I love my shoes to the extreme. I have two small walls in my apartment that display 20 pairs. Since my studio is only a little over 200 sq ft. (San Francisco housing is rough), you can imagine how much I love my shoes.
Recently I realized that I have a lot of black pumps. Most of them are really cool (chunky-heeled suede, peep toe, vintage with bows, fancy straps) but I had this one pair of closed toe pumps that I never wore. They were perfectly fine, just too plain for my taste. I decided to get rid of them.
But a couple of days later I was at Michael’s and saw a giant display of acrylic paint on sale. Light bulb. Plain shoes + acrylic paint = new awesome shoes!
I wasn’t sure what I was doing since I’ve never painted leather before, but I didn’t care if I somehow ruined the shoes. I’d been planning on getting rid of them anyway. So I took the chance.
And I love them!
What you’ll need
one pair of shoes (any fabric is fine)
acrylic paint (I used Martha Stewart Crafts line of acrylic craft paint)
round pounder (optional)
stiff paper or plastic sheet
Step 1) Start with clean, dry shoes. Leather is easy because you can just sponge it off and let it dry if you need to.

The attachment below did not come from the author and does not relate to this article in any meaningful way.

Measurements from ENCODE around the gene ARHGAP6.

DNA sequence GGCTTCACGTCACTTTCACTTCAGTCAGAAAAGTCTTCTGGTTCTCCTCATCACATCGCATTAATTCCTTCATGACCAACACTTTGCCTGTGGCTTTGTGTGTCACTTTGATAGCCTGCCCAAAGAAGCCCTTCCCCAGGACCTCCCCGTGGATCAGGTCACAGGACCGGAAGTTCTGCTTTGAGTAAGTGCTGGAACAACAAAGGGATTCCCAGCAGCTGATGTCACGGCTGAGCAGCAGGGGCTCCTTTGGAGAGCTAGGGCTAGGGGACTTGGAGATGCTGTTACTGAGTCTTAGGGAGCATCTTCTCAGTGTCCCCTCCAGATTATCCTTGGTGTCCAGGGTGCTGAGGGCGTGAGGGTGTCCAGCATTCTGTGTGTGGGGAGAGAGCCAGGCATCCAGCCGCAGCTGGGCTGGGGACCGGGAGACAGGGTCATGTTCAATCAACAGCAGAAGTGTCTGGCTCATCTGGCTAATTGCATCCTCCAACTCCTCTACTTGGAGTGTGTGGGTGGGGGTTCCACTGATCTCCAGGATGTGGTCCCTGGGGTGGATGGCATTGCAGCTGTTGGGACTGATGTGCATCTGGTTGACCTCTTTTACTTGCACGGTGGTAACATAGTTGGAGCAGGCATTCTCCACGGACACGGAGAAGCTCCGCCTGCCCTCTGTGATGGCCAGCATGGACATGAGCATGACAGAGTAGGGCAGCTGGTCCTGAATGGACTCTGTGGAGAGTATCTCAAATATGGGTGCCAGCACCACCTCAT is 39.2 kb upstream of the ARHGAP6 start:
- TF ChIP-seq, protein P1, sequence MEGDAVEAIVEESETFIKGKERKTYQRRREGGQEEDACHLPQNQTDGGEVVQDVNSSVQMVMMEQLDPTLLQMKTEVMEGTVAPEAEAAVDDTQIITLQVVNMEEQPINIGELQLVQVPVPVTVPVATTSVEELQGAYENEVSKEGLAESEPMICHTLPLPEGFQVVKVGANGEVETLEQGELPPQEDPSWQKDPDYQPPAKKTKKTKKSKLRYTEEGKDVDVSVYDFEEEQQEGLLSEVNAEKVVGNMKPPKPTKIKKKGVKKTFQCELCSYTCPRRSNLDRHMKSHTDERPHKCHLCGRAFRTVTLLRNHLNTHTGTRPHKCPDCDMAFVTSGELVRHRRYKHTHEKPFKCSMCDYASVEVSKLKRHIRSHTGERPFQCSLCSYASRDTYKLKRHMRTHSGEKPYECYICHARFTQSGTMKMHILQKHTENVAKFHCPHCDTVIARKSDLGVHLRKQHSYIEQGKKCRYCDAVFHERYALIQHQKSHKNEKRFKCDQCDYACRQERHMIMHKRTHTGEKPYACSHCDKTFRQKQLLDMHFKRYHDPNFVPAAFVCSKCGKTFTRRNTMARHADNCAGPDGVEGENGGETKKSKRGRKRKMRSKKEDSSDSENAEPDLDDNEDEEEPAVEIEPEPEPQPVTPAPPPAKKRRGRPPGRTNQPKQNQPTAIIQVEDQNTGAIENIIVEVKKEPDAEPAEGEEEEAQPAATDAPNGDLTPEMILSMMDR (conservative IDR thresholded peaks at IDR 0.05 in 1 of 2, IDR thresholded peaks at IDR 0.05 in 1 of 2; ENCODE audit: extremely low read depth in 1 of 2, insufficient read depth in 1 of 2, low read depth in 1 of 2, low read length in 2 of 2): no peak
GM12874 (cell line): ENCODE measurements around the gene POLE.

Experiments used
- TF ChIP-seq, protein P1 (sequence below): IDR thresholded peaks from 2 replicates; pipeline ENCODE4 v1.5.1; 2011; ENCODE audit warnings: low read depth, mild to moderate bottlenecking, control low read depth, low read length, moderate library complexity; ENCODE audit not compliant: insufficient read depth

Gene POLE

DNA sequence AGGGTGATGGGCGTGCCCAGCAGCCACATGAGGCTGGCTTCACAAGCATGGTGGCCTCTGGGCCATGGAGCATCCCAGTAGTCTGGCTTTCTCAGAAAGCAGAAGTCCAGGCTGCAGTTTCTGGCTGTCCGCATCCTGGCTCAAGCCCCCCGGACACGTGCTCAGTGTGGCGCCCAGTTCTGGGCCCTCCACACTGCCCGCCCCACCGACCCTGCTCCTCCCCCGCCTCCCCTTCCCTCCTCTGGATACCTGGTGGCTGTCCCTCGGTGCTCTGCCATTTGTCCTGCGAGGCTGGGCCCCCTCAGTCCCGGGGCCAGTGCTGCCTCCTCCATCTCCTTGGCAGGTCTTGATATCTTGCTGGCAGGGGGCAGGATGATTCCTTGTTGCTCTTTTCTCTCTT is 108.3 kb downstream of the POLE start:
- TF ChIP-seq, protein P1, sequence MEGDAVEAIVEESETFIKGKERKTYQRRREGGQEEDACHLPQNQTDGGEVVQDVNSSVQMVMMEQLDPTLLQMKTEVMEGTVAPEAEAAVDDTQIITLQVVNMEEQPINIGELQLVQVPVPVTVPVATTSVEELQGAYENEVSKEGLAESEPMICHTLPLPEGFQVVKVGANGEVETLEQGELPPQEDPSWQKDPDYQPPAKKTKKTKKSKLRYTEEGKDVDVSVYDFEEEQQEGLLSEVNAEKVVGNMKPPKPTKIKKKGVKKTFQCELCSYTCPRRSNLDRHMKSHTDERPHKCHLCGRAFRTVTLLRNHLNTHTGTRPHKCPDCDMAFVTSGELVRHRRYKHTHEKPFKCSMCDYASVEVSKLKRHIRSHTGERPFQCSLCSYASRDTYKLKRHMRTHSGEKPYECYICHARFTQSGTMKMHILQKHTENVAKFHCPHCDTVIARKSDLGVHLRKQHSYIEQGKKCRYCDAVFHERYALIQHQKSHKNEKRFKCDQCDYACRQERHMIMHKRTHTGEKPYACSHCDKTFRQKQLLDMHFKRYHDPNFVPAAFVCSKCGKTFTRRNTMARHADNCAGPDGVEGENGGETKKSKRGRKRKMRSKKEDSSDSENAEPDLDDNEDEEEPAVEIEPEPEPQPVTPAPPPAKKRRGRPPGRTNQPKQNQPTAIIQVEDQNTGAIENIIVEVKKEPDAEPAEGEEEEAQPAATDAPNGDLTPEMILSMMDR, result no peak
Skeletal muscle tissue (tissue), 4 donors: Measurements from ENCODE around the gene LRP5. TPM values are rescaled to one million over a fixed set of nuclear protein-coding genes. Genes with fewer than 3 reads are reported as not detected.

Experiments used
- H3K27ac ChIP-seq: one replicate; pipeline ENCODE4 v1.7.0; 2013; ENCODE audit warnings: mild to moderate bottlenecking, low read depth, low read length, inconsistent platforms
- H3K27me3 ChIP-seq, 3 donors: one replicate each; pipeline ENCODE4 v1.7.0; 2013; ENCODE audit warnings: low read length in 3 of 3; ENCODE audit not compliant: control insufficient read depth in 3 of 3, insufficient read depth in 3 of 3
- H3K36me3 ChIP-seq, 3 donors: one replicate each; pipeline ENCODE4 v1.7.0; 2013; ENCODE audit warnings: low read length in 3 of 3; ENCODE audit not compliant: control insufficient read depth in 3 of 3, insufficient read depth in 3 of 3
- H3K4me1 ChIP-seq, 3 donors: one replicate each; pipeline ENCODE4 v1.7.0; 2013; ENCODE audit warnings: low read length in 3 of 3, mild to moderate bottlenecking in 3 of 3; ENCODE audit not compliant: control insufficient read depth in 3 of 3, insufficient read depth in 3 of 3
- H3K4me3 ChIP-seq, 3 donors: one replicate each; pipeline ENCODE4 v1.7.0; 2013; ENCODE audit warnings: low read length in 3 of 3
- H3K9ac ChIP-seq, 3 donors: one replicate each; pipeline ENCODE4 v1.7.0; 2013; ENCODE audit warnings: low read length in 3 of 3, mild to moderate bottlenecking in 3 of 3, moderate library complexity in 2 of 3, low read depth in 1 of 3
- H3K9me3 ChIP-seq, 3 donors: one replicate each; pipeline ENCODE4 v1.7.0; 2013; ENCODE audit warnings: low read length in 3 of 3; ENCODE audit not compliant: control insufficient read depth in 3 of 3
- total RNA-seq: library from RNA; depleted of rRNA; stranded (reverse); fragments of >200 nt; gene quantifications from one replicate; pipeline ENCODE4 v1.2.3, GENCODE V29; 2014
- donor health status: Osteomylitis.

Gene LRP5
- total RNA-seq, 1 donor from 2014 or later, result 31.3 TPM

Step 2) Cut a hole in the stiff paper or plastic sheet with a hole punch. Using this as your template will make your dots all roughly the same size.
Step 3) My shoes were a little beaten up
so I used a black sharpie to fill in the most obvious scuffs and scratches. One coat with the sharpie is plenty.
Step 4) Time to start painting. You’ll need to do at least 3 coats of paint, and the brand I used said to let the paint dry for an hour between coats. So get comfortable!
1st coat: To start, I recommend using a round pounder if you have one. It’s easier to avoid pushing the paint beneath the edges of your template. You can do it with a brush, but it will be much slower going.
As I was painting this first coat, my template kept becoming paint-logged. So I changed mine about 3 times to avoid paint smears all over the shoe. But I discovered that sharpie covers up the smears just fine at the end.
Here is the result of coat 1:
Not so pretty, yet, and the paint is really faint.
2nd coat: I switched to my paint brush. (I used a small brush about a 1/4″ wide with flat bristles.) I didn’t worry too much about staying within the lines. I just tried to flesh out the dot shape.
3rd & 4th coats: I continued to fill in the dot with my paint brush to get the paint as thick/solid as possible.
Result of 4 coats:
Step 5) Finally, I took my sharpie and outlined each dot to clean up the edges.
And I was done!
So much more exciting than plain black pumps, right?